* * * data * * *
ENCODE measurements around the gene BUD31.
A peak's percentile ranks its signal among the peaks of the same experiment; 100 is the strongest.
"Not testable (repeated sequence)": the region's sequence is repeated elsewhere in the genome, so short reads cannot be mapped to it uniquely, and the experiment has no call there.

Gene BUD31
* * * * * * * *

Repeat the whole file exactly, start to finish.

ENCODE measurements around the gene BUD31.
A peak's percentile ranks its signal among the peaks of the same experiment; 100 is the strongest.
"Not testable (repeated sequence)": the region's sequence is repeated elsewhere in the genome, so short reads cannot be mapped to it uniquely, and the experiment has no call there.

Gene BUD31